The Hall family strives to make an impact on the way individuals with Autism are perceived in society and represented in media. The parents seek to give people like their sons a voice in the discussion. The Halls are currently working with non-profit R.Morgan Corp., and the Regional Center of Orange County to assist in the development of housing opportunities for people with developmental disabilities. “For the people who are struggling and going through this, we want them to know they’re not alone,” Hall says. “Most of the people who are going through tough situations often don’t want to talk about it, and they don’t want to ask for help. It’s hard enough to ask friends and family for help, and it’s even harder to ask strangers. Even tough situations can figure a way through-you just keep doing what you can to help your family.”

Photography has the capability to provide us with a different perspective, whether it is personal or published. For the Hall family, Bruce’s photography is only one aspect of their exciting- sometimes challenging- lives with Autism.

“As James lies still, with his ears underwater, he reflects a kind of peace and focus that I see in him at no other time. Maybe he likes it just because the worldly sounds are soothingly dampened. But his expression seems so intent and thoughtful that I could almost believe he is actually listening to something in the water. Maybe his questions about the world are answered there. Answers he cannot get from us.” — Valerie Hall (from “Immersed: Our Experience With Autism”)

For more of Bruce Hall’s photography, visit his Facebook page and website.

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D.C. Coffeeshop to Train Students with Autism

Washington D.C. –

As of June 2014, only 16.8% of adult individuals with disabilities were employed. Independent Grounds Coffee House is taking steps to improve those odds, by instilling a vocational training program from teenagers with Autism.

Washington’s Top News’ Rachel Nania describes the goals and initiatives of Executive Director Laura Pickard. Laura has worked as a principal in the special education system in the D.C. area, where she experiences the needs and struggles of high school students and their families.

She explains how, in school, students are immersed in a “really structured and set environment,” but after they graduate, they lose that support.

“There really is a huge need for transitioning students in a systematic way to a less-structured environment with on-the-spot, real-time feedback.”

Pickard says students on the Autism Spectrum ought to receive more help with professional skills, such as how to apply for a position, how to dress appropriately for work, and how to interact with customers.

“All of these things can be worked on in a school setting, but it’s really hard to generalize into a workplace environment in a real-time, fast-paced job.” Students could use extra assistance in the transition from the school environment to the workplace. The statistics aren’t a reflection of individuals’ capabilities, but that lack of support measures in place.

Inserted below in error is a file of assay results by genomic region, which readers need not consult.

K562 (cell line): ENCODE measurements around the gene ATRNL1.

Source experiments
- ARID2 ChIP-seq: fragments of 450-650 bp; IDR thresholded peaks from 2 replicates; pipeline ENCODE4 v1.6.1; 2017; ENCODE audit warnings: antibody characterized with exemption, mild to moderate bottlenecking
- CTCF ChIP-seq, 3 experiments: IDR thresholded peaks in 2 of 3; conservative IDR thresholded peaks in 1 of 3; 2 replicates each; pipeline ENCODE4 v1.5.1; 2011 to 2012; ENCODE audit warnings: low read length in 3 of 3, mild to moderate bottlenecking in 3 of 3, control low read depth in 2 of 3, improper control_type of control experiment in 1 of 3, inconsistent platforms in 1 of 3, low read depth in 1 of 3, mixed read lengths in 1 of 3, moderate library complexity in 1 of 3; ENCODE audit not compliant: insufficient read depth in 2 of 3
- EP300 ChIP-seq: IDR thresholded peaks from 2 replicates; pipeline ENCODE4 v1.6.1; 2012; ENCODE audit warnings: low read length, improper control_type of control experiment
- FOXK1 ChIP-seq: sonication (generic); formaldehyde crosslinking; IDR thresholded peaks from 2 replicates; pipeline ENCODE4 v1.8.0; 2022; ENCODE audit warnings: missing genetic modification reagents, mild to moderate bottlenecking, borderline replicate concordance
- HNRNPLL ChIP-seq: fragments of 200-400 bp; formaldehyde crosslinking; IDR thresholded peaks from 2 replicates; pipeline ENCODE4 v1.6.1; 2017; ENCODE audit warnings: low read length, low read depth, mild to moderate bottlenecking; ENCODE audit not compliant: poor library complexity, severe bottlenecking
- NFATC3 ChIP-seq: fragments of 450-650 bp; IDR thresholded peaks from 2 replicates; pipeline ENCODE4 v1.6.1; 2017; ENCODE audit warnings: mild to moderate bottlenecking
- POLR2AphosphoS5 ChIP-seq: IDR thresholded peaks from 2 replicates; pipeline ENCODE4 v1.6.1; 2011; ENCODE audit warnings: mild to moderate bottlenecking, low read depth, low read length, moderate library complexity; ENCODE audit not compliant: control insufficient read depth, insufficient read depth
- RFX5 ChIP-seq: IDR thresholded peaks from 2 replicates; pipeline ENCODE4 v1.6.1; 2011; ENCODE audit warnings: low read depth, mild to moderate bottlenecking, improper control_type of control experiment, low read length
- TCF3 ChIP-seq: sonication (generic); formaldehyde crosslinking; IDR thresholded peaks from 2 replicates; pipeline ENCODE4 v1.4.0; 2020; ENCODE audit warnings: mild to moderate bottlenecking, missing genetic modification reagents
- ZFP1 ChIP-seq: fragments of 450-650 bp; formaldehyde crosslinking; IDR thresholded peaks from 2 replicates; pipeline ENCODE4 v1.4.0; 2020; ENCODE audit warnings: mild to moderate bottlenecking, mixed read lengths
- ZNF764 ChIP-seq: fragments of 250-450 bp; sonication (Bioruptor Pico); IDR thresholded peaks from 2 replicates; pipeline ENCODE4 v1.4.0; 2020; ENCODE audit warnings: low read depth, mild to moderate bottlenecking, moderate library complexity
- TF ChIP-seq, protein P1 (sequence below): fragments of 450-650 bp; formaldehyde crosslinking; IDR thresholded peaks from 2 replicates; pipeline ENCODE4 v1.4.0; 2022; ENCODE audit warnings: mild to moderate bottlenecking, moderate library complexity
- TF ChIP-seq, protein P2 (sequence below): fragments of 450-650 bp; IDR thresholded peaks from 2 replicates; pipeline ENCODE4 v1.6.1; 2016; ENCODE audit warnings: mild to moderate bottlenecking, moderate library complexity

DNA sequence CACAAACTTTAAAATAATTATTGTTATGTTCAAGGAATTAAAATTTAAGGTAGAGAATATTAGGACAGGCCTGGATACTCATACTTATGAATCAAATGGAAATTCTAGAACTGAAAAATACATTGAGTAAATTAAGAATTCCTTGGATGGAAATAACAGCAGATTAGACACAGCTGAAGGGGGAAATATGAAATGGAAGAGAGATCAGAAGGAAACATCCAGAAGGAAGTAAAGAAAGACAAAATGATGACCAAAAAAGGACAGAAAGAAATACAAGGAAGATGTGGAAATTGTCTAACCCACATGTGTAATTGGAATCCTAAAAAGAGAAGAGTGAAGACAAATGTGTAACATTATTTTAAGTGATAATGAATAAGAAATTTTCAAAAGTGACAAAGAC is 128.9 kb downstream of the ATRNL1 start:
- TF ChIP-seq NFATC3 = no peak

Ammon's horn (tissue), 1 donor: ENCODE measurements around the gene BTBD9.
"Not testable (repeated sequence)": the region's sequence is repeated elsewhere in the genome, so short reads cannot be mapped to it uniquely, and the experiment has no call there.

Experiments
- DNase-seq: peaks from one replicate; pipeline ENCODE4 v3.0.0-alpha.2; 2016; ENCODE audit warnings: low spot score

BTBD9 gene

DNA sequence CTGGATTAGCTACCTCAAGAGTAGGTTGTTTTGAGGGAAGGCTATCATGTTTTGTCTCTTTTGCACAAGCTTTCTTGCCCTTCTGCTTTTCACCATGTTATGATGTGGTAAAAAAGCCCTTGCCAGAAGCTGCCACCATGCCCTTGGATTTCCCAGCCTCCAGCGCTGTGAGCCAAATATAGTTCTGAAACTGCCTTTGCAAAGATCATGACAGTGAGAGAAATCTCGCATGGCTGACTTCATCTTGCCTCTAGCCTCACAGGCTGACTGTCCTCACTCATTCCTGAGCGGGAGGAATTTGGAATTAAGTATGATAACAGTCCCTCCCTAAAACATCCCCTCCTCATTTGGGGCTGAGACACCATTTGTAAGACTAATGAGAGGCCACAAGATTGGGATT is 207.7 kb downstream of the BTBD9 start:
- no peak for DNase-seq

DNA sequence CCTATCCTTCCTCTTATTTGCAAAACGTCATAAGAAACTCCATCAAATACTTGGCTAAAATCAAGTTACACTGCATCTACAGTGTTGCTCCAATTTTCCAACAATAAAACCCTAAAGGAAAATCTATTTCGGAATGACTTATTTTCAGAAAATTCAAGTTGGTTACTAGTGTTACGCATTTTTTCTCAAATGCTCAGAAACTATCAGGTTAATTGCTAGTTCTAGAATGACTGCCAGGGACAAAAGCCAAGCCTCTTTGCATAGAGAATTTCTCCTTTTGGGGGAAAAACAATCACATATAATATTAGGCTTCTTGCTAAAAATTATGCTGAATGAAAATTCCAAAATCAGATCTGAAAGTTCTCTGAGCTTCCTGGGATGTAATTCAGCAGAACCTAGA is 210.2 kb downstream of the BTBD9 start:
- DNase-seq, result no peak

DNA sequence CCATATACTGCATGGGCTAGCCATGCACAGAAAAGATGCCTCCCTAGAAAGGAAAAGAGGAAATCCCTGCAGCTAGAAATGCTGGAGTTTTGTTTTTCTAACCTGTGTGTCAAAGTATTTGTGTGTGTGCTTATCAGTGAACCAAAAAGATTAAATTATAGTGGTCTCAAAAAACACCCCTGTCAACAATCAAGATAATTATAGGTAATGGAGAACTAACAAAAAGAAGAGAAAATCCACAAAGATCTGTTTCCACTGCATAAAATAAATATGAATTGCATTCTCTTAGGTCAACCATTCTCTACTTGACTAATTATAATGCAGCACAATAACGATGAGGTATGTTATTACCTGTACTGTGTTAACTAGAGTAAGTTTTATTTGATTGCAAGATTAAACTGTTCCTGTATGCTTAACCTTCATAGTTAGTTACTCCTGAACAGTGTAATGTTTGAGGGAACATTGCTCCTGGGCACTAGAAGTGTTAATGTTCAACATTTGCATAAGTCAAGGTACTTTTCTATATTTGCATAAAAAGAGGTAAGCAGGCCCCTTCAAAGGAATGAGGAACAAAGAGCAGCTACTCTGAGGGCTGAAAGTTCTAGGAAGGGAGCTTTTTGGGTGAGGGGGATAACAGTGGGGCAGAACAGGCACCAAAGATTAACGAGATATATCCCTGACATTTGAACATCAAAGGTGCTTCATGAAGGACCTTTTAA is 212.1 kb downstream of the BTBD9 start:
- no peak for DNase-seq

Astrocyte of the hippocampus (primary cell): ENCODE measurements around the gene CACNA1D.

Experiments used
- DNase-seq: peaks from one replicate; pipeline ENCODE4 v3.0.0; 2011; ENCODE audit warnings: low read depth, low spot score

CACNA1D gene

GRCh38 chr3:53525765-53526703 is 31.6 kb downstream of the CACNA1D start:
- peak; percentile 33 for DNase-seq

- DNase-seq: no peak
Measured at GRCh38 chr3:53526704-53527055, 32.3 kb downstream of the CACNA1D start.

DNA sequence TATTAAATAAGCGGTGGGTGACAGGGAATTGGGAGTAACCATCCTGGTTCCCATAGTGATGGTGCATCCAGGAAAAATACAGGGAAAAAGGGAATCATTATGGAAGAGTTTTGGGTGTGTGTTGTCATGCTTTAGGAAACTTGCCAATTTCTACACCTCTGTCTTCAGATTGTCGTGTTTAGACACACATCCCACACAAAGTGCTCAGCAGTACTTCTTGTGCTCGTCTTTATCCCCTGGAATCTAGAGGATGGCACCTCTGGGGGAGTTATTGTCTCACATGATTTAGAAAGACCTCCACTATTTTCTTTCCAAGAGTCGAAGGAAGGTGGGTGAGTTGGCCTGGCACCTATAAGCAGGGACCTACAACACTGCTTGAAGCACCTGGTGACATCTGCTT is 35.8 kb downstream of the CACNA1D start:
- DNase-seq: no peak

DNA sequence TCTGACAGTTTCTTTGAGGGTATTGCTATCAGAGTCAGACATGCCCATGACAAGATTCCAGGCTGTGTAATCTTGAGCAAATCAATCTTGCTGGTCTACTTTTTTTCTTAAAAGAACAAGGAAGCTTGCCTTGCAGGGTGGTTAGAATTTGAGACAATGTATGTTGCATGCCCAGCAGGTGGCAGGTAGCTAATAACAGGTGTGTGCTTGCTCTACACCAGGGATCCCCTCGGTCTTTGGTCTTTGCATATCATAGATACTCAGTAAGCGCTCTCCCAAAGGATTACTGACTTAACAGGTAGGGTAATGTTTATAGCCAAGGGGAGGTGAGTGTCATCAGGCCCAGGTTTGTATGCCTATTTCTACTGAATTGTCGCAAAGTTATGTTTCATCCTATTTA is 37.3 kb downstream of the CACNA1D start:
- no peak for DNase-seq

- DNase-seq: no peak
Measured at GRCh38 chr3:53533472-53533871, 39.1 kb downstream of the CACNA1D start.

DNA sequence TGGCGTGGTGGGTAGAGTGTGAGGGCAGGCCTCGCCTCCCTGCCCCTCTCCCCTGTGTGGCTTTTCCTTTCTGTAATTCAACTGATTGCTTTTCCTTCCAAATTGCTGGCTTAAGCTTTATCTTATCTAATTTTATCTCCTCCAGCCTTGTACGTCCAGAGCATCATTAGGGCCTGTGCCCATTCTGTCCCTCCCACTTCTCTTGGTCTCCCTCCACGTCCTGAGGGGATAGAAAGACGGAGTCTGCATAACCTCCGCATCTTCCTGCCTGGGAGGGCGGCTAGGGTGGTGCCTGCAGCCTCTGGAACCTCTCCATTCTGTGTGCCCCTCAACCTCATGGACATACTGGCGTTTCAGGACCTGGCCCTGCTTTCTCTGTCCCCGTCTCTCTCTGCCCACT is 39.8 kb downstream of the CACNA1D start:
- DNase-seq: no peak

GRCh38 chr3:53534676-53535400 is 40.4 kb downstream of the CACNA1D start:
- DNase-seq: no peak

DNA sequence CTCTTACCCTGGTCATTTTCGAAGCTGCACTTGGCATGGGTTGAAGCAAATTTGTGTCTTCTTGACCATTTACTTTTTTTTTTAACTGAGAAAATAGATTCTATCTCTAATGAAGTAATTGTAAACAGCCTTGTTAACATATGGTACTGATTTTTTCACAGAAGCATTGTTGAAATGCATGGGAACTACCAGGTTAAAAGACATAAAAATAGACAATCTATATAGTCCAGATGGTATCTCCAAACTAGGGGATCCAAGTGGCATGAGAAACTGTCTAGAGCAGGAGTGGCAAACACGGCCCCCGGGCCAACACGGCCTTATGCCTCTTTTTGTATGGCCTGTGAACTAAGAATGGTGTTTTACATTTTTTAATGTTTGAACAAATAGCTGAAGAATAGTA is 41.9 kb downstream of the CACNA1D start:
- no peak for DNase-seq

Pickard founded Independent Grounds in 2014, with the intention of creating a space for students where they can practice general skills that can be applied to other work environments as well as gain experience in food and beverage.

“There are really a lot of interesting opportunities in a coffee shop to really expand on a variety of skills that the students might be able to use later on.”

Depending on their individual interests, some students may focus on bookkeeping, while others try their hand at marketing. Pickard sees Independent Grounds as part of school vocational programming, where interns will work a few days during off-peak hours. She hopes that with a couple days a week in the real-world job setting, students will be more prepared to jump into the workforce once they graduate high school.

Pickard plans for Independent Grounds to be a fully functioning coffeeshop, but will focus on designing it to cater to students’ needs. For example, there will be a “cool down area” in case the students get overly excited, and there will be clearly marked visual supports throughout the cafe.

As of this month, Pickard does not have a location scouted or an opening date planned, but she has plans for Independent Grounds to be in the district and has received a lot of support from the local community.

She has started a crowdfunding campaign to receive funding, and is now working on securing grants. “Behind every coffee pot and grinder and espresso machine that’s purchased is a student that will have a more secure future,” she says.

Pickard has researched comparable ideas, such as a bakery in Miami that employs adults with Autism. The need in D.C for something similar is great. By taking steps to improve workplace confidence and comfortability for individuals with Autism, people like Laura Pickard can make a difference for the Autism community and for all of us.

“I have so many parents that reach out to me and write me personal emails, asking to please be put on the waiting list, please give them more information about how their student can get enrolled, so I think that people see a real opportunity here to change their children’s lives.”